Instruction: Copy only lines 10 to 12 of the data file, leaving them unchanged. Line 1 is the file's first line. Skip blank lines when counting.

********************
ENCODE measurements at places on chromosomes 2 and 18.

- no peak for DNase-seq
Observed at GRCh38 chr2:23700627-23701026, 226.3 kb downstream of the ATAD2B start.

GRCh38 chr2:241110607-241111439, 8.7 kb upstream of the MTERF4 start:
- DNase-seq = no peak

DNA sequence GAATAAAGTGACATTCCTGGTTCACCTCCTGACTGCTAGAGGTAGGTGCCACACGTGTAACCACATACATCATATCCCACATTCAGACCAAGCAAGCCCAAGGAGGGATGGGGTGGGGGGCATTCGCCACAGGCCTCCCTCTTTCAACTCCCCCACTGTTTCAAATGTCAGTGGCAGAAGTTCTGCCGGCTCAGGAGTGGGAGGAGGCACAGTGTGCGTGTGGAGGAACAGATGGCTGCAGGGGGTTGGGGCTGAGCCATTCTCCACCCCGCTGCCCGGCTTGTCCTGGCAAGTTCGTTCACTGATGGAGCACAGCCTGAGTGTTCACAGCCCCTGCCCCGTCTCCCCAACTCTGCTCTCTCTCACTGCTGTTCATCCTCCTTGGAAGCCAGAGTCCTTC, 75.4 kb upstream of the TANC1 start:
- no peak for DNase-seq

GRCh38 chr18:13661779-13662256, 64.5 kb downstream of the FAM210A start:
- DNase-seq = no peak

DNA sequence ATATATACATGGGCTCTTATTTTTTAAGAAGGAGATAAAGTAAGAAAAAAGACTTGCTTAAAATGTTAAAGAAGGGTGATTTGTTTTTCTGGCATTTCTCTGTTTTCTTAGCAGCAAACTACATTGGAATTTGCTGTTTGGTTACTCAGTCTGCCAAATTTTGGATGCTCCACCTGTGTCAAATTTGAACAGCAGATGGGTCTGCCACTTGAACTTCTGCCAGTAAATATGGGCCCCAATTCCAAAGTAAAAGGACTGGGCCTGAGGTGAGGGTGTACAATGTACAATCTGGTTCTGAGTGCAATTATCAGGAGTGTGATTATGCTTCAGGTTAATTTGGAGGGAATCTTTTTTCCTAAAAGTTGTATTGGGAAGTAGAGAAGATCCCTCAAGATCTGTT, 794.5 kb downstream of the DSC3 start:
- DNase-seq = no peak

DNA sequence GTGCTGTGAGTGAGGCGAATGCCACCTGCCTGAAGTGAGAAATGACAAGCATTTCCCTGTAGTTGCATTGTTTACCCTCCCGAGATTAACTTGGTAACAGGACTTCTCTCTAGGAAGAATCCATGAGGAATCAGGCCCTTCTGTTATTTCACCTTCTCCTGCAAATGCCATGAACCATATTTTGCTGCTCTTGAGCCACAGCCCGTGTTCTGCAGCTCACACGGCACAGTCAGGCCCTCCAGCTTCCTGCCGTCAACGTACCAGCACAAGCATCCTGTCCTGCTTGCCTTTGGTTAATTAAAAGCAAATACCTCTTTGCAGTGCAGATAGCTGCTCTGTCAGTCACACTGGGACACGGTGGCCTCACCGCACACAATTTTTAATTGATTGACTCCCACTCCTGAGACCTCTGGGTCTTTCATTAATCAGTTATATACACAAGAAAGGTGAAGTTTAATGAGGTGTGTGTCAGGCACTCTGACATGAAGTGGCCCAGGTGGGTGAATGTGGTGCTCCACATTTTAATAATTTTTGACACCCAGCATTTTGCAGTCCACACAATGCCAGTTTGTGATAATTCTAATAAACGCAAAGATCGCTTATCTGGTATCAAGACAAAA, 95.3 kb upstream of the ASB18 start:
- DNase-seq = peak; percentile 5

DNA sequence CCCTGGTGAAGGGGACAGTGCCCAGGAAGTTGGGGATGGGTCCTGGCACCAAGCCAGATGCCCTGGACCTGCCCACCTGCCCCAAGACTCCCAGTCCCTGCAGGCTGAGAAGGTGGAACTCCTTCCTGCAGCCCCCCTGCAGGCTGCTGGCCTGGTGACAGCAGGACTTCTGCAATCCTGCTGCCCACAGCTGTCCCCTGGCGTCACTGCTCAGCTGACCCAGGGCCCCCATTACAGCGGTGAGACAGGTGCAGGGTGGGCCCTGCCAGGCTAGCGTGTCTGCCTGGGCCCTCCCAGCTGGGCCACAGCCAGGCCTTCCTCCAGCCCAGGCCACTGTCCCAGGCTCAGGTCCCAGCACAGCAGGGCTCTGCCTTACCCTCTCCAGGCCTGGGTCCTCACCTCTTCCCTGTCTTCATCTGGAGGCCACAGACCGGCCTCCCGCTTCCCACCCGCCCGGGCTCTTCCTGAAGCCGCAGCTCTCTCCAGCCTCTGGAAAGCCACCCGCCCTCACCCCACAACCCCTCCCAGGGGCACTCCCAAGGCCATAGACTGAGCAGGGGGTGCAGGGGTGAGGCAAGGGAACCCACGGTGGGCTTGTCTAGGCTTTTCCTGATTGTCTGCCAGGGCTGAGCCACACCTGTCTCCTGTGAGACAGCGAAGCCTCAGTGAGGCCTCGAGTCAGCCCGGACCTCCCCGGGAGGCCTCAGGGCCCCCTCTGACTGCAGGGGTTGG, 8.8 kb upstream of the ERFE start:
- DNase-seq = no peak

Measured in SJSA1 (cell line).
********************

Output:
DNA sequence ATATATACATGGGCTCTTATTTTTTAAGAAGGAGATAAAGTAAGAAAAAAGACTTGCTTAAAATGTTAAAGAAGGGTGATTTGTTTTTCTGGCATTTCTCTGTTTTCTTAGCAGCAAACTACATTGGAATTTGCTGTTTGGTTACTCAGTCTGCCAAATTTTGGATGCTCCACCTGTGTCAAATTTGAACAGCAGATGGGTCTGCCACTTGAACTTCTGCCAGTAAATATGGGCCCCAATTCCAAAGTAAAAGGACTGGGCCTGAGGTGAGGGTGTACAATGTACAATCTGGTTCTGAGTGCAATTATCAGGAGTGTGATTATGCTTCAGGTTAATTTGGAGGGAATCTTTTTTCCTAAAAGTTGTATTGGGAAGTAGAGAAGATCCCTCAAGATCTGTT, 794.5 kb downstream of the DSC3 start:
- DNase-seq = no peak

DNA sequence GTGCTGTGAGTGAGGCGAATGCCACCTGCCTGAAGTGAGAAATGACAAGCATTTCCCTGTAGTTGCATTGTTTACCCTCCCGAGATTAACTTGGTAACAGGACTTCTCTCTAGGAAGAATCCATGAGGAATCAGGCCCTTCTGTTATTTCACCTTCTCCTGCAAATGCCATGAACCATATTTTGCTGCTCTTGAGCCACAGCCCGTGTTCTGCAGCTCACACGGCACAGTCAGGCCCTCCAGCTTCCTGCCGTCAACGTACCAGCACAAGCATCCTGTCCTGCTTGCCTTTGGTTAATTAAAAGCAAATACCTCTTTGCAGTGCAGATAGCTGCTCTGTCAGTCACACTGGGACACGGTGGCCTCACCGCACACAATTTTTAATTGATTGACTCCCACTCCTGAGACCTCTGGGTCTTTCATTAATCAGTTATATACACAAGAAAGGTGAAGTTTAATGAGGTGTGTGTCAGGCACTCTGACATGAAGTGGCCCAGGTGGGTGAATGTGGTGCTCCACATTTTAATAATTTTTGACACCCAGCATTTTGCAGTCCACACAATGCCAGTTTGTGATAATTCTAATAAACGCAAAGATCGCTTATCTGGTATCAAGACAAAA, 95.3 kb upstream of the ASB18 start: